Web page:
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How to Minimize Turnover At Your Company

09 May 2016 by

Untitled design (11) (1)Why so much turnover?

While many companies tend to focus more on recruiting, turnover is a big cause for concern nowadays and merits more attention. With big changes happening in the workforce, turnover is becoming more frequent and causing companies more issues. What’s causing all this turnover?

First of all, the workforce demographic is undergoing a big shift. Millennials are flooding the workforce, and are predicted to make up 75% of the workforce by 2025. According to the Future Workplace “Multiple Generations @ Work survey, Millennials expect to stay in a job for fewer than three years. Their wants and needs are different from previous generations, and they are harder to retain. In addition, while Baby Boomers tend to stick around longer, they are retiring and will be retiring increasingly more in the next decade.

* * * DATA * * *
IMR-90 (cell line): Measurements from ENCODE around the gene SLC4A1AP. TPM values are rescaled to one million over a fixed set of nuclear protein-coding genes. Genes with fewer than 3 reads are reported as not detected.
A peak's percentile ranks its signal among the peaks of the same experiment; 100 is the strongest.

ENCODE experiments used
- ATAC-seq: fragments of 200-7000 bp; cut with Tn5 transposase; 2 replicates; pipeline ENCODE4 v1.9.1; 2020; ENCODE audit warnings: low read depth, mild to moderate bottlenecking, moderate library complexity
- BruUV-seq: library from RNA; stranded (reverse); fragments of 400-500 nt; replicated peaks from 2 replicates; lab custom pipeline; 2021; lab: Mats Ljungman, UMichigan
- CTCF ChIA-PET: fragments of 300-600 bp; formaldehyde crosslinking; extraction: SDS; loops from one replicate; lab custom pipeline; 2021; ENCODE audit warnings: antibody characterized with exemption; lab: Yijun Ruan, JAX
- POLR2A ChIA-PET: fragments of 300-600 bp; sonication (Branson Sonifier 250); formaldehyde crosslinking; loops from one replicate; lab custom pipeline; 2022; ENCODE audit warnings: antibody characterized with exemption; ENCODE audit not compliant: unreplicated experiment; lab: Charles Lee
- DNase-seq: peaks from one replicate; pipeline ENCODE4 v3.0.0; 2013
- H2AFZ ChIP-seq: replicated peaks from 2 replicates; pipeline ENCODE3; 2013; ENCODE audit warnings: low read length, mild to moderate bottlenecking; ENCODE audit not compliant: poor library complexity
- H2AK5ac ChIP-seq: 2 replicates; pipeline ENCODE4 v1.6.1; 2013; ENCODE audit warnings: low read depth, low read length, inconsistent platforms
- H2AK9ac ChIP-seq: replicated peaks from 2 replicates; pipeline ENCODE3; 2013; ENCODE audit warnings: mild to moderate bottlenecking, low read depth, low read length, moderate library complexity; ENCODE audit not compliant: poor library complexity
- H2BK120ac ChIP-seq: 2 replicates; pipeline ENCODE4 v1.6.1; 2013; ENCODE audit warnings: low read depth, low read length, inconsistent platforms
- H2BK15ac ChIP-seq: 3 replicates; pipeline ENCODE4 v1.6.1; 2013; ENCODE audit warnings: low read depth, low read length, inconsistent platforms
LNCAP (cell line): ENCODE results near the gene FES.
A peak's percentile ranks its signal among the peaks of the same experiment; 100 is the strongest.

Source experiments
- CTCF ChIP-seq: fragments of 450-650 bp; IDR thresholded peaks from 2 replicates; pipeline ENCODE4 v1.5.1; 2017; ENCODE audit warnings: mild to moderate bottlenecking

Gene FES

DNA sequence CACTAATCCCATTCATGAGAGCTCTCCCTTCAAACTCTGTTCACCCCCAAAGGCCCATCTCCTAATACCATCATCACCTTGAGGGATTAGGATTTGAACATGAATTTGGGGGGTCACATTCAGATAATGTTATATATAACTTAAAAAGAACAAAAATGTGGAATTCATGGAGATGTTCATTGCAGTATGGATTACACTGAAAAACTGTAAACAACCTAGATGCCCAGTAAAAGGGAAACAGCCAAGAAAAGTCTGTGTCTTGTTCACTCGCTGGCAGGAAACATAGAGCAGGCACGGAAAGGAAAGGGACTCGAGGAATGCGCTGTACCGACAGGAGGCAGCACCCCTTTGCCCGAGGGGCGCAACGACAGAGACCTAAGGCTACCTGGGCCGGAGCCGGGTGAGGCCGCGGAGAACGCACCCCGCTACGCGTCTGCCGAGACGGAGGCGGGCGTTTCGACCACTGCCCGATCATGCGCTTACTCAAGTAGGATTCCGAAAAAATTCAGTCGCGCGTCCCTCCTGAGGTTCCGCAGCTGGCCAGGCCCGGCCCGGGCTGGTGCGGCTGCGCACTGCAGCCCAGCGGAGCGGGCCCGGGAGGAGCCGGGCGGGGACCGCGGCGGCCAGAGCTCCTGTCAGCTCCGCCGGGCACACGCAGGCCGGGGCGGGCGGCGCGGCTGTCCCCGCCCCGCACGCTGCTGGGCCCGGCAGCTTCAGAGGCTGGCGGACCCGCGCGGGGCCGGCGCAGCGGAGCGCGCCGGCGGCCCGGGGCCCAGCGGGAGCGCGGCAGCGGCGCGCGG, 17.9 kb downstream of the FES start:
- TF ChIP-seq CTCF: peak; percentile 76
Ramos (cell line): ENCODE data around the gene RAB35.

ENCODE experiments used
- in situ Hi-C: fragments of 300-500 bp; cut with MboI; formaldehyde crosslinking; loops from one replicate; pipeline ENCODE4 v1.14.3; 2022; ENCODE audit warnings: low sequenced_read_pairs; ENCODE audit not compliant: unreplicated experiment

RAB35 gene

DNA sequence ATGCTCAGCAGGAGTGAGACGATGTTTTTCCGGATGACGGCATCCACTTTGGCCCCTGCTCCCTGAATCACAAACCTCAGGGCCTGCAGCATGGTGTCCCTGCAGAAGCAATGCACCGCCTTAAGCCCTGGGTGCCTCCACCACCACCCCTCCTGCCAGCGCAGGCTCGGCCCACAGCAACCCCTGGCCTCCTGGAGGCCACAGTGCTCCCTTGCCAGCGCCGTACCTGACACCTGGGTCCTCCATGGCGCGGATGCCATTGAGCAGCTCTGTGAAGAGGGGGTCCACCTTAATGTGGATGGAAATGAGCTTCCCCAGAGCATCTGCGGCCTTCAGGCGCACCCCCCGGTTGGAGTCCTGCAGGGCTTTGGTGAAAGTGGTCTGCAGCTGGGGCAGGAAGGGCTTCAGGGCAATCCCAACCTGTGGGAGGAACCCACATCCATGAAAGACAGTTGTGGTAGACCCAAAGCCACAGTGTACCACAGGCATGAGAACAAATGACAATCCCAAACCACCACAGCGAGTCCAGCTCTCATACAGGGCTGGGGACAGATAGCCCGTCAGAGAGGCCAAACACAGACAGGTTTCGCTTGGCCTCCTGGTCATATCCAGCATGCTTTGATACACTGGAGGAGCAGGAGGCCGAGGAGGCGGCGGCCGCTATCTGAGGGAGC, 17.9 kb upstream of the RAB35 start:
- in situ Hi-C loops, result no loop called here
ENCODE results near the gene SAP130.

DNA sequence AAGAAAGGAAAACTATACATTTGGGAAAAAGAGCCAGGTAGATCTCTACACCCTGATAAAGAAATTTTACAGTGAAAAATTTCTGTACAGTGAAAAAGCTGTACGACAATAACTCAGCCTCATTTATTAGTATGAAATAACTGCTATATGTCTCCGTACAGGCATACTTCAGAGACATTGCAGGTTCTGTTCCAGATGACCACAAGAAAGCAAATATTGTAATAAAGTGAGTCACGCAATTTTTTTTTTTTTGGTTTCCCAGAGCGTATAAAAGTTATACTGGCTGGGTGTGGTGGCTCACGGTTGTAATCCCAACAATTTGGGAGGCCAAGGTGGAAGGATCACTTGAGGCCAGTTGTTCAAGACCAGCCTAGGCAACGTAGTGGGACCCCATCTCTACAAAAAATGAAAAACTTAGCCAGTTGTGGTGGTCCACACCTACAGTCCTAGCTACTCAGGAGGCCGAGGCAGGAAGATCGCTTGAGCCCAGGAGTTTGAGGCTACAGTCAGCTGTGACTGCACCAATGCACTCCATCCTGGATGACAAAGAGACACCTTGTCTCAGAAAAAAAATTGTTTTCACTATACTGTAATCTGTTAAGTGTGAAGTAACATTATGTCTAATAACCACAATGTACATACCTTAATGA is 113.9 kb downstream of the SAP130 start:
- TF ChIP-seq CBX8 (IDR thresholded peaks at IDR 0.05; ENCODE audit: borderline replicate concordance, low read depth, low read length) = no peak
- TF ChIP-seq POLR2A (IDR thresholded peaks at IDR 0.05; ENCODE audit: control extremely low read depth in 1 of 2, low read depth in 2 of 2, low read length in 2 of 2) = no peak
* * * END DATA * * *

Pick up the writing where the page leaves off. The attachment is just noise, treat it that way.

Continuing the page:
On top of these new dynamics, there has also been an influx of contingent workers in the workforce, increased competition for talent, company culture is now a high priority to employees, etc. Multiple factors are all coming together to increase turnover rate as a whole.

What are the costs?

Why is turnover usually a bad thing? Because it is costly. According to SHRM, replacing an employee is estimated to cost somewhere between 90-200% of their annual salary. It is especially expensive when someone leaves an organization within the first 6 months of being there.

However, money is not the only cost of turnover. It can also negatively impact employee morale and engagement, individual and team performance, and knowledge retention. Even if a company with high turnover has some great employees, it will have a difficult time enjoying high performance because of the energy and engagement needed in recruiting.